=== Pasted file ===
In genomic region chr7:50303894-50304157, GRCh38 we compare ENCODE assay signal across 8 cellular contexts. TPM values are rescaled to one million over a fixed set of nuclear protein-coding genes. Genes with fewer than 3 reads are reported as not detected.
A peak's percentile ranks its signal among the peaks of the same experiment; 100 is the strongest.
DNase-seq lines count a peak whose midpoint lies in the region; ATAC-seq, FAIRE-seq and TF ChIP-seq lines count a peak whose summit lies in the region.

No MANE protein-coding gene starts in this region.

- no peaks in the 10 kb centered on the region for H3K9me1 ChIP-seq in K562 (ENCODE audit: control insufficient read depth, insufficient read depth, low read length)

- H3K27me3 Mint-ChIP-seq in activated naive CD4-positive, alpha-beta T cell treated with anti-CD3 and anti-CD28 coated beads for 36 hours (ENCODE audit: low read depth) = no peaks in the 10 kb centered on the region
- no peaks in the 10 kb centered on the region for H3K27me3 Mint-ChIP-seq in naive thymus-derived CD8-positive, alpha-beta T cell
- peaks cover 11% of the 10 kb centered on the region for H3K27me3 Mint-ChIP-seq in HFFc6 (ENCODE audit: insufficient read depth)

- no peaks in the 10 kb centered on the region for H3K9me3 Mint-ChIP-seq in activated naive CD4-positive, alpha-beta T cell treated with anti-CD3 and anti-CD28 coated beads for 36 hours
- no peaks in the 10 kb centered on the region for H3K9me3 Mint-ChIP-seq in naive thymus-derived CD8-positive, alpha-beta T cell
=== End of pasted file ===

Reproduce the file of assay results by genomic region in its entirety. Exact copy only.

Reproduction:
In genomic region chr7:50303894-50304157, GRCh38 we compare ENCODE assay signal across 8 cellular contexts. TPM values are rescaled to one million over a fixed set of nuclear protein-coding genes. Genes with fewer than 3 reads are reported as not detected.
A peak's percentile ranks its signal among the peaks of the same experiment; 100 is the strongest.
DNase-seq lines count a peak whose midpoint lies in the region; ATAC-seq, FAIRE-seq and TF ChIP-seq lines count a peak whose summit lies in the region.

No MANE protein-coding gene starts in this region.

- no peaks in the 10 kb centered on the region for H3K9me1 ChIP-seq in K562 (ENCODE audit: control insufficient read depth, insufficient read depth, low read length)

- H3K27me3 Mint-ChIP-seq in activated naive CD4-positive, alpha-beta T cell treated with anti-CD3 and anti-CD28 coated beads for 36 hours (ENCODE audit: low read depth) = no peaks in the 10 kb centered on the region
- no peaks in the 10 kb centered on the region for H3K27me3 Mint-ChIP-seq in naive thymus-derived CD8-positive, alpha-beta T cell
- peaks cover 11% of the 10 kb centered on the region for H3K27me3 Mint-ChIP-seq in HFFc6 (ENCODE audit: insufficient read depth)

- no peaks in the 10 kb centered on the region for H3K9me3 Mint-ChIP-seq in activated naive CD4-positive, alpha-beta T cell treated with anti-CD3 and anti-CD28 coated beads for 36 hours
- no peaks in the 10 kb centered on the region for H3K9me3 Mint-ChIP-seq in naive thymus-derived CD8-positive, alpha-beta T cell